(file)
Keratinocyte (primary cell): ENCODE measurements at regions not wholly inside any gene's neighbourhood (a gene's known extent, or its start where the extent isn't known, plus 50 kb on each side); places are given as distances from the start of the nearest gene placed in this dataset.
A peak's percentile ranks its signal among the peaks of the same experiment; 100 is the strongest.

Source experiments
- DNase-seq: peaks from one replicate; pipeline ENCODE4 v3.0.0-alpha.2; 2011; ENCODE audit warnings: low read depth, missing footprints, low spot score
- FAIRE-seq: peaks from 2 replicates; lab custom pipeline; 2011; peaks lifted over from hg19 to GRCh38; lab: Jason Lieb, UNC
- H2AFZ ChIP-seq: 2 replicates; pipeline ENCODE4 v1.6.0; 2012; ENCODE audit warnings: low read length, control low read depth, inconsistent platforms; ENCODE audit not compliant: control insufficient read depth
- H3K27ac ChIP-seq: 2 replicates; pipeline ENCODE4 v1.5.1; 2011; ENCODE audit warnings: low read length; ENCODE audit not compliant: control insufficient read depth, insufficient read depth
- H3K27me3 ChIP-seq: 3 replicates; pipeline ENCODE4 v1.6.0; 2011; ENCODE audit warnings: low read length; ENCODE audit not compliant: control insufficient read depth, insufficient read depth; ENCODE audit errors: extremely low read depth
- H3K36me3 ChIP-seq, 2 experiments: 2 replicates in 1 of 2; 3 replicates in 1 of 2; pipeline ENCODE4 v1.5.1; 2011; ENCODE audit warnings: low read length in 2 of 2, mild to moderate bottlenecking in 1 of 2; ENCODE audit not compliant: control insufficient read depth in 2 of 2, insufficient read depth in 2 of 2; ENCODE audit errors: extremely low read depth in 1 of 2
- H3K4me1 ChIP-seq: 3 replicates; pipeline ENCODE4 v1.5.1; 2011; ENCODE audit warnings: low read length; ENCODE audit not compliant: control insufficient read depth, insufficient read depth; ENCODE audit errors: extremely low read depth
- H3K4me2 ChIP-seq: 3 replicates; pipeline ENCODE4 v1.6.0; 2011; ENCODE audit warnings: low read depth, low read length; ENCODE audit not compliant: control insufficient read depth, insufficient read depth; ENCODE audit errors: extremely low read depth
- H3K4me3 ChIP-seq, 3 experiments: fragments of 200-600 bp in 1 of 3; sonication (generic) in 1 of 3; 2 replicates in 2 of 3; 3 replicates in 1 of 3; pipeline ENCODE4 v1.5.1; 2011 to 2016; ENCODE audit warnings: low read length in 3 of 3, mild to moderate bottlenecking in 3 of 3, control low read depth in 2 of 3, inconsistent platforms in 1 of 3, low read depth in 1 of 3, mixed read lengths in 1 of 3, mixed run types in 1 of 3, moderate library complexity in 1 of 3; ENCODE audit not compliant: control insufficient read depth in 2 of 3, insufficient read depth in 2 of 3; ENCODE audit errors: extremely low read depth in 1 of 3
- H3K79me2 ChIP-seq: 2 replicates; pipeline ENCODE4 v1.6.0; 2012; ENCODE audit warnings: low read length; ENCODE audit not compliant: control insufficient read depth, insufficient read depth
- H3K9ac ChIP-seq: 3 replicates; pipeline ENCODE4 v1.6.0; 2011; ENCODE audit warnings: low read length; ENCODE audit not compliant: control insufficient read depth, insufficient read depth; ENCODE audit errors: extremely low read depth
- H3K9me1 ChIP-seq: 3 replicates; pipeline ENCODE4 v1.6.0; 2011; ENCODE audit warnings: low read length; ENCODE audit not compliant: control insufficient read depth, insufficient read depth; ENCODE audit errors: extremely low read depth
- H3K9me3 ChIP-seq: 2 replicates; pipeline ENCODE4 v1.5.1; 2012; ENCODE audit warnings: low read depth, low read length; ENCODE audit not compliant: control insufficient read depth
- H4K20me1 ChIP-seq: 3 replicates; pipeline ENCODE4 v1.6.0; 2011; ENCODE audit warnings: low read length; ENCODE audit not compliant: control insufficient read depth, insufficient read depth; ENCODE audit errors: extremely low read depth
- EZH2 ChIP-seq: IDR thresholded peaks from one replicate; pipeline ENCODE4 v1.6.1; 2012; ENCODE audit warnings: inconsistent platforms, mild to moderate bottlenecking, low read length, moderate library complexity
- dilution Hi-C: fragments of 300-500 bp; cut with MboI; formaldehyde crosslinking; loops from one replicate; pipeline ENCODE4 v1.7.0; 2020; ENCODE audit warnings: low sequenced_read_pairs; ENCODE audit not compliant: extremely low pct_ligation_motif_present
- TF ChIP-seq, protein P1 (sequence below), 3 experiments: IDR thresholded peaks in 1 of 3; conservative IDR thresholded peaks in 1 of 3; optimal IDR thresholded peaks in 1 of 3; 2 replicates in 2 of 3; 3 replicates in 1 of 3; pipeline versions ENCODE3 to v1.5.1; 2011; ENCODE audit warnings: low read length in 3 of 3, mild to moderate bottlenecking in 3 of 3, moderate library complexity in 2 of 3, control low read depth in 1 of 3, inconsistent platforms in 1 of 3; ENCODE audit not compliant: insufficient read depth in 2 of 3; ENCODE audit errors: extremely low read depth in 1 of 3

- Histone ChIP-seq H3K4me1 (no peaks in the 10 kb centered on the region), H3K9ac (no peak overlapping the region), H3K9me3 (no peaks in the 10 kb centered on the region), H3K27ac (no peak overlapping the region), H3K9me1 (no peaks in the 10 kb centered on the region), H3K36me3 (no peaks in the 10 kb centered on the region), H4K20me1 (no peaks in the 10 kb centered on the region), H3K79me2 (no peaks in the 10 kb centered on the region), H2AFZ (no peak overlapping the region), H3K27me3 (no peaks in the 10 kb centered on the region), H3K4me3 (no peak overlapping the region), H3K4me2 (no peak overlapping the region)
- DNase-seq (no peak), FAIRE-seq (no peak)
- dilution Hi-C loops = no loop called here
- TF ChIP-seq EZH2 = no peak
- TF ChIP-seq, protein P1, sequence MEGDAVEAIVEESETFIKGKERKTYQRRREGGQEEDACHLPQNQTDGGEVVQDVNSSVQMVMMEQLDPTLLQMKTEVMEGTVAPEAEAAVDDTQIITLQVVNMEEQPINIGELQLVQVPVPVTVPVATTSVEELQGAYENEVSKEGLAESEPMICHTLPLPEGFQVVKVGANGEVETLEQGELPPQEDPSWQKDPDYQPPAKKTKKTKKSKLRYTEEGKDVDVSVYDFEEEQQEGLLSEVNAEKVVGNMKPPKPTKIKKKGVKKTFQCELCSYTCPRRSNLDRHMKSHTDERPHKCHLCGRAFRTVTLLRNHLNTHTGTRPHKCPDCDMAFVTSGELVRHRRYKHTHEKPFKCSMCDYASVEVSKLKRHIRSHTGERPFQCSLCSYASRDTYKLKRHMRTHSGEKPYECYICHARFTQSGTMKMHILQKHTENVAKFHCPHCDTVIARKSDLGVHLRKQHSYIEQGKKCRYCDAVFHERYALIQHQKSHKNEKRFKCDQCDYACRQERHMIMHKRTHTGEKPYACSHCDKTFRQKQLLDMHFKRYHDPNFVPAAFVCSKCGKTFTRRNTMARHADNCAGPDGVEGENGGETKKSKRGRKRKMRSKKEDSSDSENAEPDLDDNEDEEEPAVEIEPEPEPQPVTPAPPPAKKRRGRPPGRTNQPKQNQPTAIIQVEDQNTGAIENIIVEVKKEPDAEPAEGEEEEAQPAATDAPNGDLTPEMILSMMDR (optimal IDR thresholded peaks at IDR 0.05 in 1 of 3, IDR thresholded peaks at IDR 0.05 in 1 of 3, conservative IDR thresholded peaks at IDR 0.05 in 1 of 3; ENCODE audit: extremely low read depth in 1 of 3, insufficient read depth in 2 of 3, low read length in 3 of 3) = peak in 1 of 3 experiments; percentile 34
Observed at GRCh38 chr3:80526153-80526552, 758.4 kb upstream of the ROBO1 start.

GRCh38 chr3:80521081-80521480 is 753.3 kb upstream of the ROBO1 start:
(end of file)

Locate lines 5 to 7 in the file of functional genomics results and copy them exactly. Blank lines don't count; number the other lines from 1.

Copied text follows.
- FAIRE-seq: peaks from 2 replicates; lab custom pipeline; 2011; peaks lifted over from hg19 to GRCh38; lab: Jason Lieb, UNC
- H2AFZ ChIP-seq: 2 replicates; pipeline ENCODE4 v1.6.0; 2012; ENCODE audit warnings: low read length, control low read depth, inconsistent platforms; ENCODE audit not compliant: control insufficient read depth
- H3K27ac ChIP-seq: 2 replicates; pipeline ENCODE4 v1.5.1; 2011; ENCODE audit warnings: low read length; ENCODE audit not compliant: control insufficient read depth, insufficient read depth